Friday, December 19, 2014

Bishop Hollerith's 2014 Christmas message

Dear Episcopal Church Family in Southern Virginia,

The crèche is surely one of the most enduring traditions of the Christmas season.  During the holidays many churches manage to display one somewhere on their property.  Crèches really vary in size – from a small display set on a table in the back of the church or parish hall, to a life-size, elaborately lighted one in the church yard.  And there are a few industrious congregations that even perform an outdoor living crèche, replete with live animals and costumed congregants.

Likewise, crèches are popular in homes.  I grew up watching my mother set one up each year with delicate precision on the dining room sideboard.  The figurines were made of china.  I can still remember the “negative feedback” my baby brother and I received one Christmas when we “borrowed” Joseph to lead our army of plastic toy soldiers into battle.

Lizzie and I have a crèche that was given to us years ago as a wedding present.  Rather than made of china, ours is made from olive wood from the Holy Land.  It appears to be indestructible – which is a good thing after raising three children.  Each Christmas Lizzie still sets it up on our dining room sideboard – just as my mother did – just as her mother did.

Regardless of size or location, all crèches have a couple of common attributes.  The first and most obvious are the characters – Mary, Joseph, barn animals, wise men, sometimes shepherds, maybe an angel or two, and, of course always, the baby Jesus.

A second and less obvious attribute is that crèches are opened depictions.  The barn scene is always displayed outwardly toward the observer – not unlike a stage play is displayed outwardly toward an audience.  Each crèche means to tell a story – the story of Jesus birth.  Yet, this telling is about more than the mere conveyance of historical fact.   The crèche is an attempt to dramatize something holy, to elicit in an observer a first-hand experience of the abiding peace, tranquility and joy that so characterize the essence of the miracle of the Incarnation.  Also, the crèche dramatizes the startling news that God has opened his home to the whole world.  In the birth event God literally invites the whole world in to his inner sanctuary to meet his newborn son.

Monday, December 15, 2014

Sharron Kitchen Miller names to Jackson-Feild Homes Board

Jackson-Feild Homes is pleased to announce that Sharron Kitchen Miller of Newport News has been elected to the Board of Trustees. She currently serves as the Vice-Chair of the Virginia Commission for the Arts, the state agency that appropriates General Assembly funds for non-profit arts organizations throughout Virginia.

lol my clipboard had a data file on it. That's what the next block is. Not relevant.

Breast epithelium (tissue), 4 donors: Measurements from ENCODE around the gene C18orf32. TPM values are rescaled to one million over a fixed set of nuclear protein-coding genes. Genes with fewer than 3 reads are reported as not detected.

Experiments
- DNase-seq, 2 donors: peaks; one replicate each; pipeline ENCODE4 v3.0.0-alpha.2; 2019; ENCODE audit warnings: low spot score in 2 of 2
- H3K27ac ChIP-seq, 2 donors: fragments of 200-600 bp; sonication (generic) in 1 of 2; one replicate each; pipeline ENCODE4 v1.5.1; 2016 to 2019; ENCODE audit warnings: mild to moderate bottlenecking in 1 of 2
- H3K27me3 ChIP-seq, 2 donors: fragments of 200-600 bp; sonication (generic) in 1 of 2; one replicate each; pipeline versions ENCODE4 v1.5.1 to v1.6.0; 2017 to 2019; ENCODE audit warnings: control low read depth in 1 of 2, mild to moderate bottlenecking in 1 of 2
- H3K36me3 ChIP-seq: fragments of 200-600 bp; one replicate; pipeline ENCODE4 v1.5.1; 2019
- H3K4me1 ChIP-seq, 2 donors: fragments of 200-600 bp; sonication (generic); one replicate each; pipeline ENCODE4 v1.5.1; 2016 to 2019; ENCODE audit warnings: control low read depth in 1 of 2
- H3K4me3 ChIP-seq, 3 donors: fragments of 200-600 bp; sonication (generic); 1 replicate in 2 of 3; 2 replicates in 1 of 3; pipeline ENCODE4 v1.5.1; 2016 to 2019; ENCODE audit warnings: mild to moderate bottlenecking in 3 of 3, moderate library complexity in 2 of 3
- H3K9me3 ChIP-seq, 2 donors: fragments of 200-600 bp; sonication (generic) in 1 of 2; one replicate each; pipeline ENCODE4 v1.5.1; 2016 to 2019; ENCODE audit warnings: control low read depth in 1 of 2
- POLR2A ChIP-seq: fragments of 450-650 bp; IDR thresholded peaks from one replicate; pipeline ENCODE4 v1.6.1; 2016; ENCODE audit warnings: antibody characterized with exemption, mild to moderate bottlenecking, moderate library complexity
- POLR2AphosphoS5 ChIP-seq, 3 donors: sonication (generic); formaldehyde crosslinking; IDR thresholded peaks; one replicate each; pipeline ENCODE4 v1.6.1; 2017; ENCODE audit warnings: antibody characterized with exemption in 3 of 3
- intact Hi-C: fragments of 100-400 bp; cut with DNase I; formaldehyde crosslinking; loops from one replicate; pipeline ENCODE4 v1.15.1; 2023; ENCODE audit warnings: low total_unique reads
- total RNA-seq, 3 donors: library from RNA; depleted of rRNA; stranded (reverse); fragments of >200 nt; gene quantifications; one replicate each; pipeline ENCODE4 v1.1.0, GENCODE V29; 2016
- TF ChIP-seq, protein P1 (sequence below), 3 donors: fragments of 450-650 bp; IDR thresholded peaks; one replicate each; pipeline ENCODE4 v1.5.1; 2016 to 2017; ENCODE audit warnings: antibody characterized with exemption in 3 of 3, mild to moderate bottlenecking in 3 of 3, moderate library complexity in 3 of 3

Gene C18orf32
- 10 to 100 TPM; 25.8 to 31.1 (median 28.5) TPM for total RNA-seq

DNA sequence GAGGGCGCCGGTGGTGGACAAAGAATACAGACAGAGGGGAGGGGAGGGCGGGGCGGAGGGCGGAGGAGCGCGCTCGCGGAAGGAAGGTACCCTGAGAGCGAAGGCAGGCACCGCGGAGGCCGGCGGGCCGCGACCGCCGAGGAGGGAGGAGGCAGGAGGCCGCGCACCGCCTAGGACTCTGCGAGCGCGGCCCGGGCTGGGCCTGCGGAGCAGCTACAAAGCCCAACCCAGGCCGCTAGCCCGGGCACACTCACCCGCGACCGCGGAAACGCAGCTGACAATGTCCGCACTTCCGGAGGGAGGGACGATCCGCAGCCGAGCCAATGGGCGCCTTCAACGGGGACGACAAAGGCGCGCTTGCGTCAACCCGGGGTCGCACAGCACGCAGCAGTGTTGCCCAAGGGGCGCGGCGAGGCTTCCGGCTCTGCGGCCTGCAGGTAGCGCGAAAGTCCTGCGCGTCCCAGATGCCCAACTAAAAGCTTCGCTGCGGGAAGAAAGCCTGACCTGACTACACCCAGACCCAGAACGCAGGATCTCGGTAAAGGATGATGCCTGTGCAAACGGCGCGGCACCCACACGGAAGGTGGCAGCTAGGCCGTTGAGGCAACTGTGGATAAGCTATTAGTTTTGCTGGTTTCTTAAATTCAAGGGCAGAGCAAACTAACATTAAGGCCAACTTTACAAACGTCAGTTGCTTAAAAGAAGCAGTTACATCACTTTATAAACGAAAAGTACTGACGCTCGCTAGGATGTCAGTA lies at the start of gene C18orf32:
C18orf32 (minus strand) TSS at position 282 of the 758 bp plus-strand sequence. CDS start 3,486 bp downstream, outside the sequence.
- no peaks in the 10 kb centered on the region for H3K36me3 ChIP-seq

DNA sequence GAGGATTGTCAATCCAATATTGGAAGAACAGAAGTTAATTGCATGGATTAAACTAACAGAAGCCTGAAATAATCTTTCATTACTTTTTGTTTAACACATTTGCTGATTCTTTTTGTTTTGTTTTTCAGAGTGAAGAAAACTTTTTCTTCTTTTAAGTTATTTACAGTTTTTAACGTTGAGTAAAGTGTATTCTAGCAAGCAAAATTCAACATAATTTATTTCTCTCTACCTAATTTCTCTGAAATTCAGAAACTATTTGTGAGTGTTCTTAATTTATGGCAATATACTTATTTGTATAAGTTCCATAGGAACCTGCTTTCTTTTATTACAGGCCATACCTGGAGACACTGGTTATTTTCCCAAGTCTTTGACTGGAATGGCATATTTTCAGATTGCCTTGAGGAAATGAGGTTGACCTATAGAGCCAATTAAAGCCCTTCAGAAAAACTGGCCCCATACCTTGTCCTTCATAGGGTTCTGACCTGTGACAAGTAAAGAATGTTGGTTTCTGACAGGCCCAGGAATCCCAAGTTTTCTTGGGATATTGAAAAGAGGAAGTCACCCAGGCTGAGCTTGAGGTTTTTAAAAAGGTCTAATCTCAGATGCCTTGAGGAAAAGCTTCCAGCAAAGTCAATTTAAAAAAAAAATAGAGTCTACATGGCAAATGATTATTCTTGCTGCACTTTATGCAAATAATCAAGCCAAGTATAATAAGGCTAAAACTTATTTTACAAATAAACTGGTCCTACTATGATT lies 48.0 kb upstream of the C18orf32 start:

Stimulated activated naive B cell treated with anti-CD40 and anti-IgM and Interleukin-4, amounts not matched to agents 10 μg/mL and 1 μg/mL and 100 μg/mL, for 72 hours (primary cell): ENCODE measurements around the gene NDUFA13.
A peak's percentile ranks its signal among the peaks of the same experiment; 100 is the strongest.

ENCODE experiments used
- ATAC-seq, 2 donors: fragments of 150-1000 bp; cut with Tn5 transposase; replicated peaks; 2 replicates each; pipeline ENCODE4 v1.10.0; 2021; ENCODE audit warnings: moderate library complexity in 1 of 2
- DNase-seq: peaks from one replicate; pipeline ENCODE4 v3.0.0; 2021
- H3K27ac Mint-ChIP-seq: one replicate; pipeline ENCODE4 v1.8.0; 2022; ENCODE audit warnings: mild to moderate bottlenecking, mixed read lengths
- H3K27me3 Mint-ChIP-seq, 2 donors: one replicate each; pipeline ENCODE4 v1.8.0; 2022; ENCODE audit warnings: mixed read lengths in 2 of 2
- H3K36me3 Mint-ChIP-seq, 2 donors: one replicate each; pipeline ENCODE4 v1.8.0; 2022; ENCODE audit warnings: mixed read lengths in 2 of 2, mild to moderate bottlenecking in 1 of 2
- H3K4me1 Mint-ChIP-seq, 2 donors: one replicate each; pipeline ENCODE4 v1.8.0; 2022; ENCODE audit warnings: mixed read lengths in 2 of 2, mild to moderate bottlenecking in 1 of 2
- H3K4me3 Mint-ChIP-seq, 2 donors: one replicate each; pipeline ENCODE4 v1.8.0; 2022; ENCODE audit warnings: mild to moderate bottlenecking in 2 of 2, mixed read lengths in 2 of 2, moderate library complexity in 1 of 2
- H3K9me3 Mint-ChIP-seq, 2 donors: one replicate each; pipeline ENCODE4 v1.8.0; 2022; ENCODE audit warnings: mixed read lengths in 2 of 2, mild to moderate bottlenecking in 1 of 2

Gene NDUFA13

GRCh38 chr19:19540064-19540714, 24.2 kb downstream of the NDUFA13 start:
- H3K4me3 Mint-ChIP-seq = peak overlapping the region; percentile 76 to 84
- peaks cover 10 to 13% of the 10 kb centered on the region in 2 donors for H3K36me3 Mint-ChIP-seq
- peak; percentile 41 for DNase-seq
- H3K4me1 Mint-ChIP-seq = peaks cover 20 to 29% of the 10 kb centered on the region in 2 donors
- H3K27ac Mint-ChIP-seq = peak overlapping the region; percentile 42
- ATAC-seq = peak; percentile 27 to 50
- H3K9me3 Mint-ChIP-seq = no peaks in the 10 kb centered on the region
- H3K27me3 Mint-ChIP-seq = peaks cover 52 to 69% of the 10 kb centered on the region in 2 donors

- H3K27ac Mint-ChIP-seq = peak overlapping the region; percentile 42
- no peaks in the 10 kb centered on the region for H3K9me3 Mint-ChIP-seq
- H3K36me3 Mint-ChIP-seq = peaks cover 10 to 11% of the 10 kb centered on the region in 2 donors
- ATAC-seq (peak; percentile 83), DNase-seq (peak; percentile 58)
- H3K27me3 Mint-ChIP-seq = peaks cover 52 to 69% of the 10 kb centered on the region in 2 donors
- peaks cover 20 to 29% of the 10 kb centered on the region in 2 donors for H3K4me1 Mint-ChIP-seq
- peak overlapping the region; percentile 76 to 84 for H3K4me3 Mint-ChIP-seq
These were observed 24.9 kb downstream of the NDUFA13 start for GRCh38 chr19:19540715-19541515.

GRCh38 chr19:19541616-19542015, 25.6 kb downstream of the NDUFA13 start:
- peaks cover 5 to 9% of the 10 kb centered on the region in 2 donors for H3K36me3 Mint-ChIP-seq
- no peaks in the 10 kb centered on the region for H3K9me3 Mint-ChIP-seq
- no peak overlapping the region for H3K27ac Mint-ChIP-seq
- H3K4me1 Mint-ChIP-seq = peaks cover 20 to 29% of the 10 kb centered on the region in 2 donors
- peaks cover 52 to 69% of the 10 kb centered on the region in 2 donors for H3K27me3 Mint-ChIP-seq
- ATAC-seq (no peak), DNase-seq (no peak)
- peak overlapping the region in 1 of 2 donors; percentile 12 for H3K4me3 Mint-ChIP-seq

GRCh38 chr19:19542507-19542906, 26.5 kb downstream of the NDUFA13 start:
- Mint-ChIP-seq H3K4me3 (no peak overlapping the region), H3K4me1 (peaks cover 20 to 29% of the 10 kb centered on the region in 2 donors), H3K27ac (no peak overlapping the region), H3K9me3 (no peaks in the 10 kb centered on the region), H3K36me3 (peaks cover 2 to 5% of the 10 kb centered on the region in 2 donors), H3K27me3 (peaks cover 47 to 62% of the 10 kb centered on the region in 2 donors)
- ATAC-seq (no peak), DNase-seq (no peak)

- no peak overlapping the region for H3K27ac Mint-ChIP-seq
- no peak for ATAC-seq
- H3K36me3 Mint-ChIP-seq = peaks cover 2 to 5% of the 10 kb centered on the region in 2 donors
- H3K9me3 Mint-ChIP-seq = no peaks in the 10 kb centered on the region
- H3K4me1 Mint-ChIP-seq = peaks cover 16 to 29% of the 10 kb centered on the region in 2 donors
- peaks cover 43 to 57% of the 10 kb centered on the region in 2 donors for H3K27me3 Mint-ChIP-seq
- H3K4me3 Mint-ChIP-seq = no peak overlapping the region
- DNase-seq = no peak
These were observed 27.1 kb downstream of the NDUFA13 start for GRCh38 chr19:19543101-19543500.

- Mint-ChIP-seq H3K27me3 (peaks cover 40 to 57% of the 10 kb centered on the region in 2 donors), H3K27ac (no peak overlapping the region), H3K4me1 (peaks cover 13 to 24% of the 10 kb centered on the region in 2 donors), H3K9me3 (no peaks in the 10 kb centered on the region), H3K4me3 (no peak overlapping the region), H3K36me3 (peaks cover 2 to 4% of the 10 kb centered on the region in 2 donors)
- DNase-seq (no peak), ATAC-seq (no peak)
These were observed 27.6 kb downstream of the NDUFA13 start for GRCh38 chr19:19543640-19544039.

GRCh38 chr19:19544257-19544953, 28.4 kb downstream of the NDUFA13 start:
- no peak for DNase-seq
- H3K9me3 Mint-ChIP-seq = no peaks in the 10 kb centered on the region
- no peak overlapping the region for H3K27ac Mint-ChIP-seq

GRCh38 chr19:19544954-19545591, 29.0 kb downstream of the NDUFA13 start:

A retired Pediatric Administrator, Ms. Kitchen Miller has a strong history of community involvement and charity work on the Virginia Peninsula including service to the Hampton Roads Chapter of the American Red Cross and a recent three-year term on the Board of the Virginia Living Museum. She has also served on the Newport News Public Works Advisory Committee, the Deer Run Golf Course Citizens Advisory Committee and as a Liaison Board Member to the USS Newport News.
Ms. Kitchen Miller and her husband, John, are the proud parents of two adult children and a grandson, Isaac.

Monday, December 8, 2014

Presiding Bishop's Christmas Message 2014

The altar hanging at an English Advent service was made of midnight blue, with these words across its top:  "We thank you that darkness reminds us of light."  Facing all who gathered there to give thanks were images of night creatures - a large moth, an owl, a badger, and a bat - cryptic and somewhat mysterious creatures that can only be encountered in the darkness.

As light ebbs from the days and the skies of fall, many in the Northern Hemisphere associate dark with the spooks and skeletons of secular Hallowe'en celebrations.  That English church has reclaimed the connection between creator, creation, and the potential holiness of all that is.  It is a fitting reorientation toward the coming of One who has altered those relationships toward new possibilities for healing and redemption.

Advent leads us into darkness and decreasing light.  Our bodies slow imperceptibly with shorter days and longer nights, and the merriness and frantic activity around us are often merely signs of eager hunger for light and healing and wholeness.  

The Incarnation, the coming of God among us in human flesh, happened in such a quiet and out of the way place that few noticed at first.  Yet the impact on human existence has been like a bolt of lightning that continues to grow and generate new life and fire in all who share that hunger.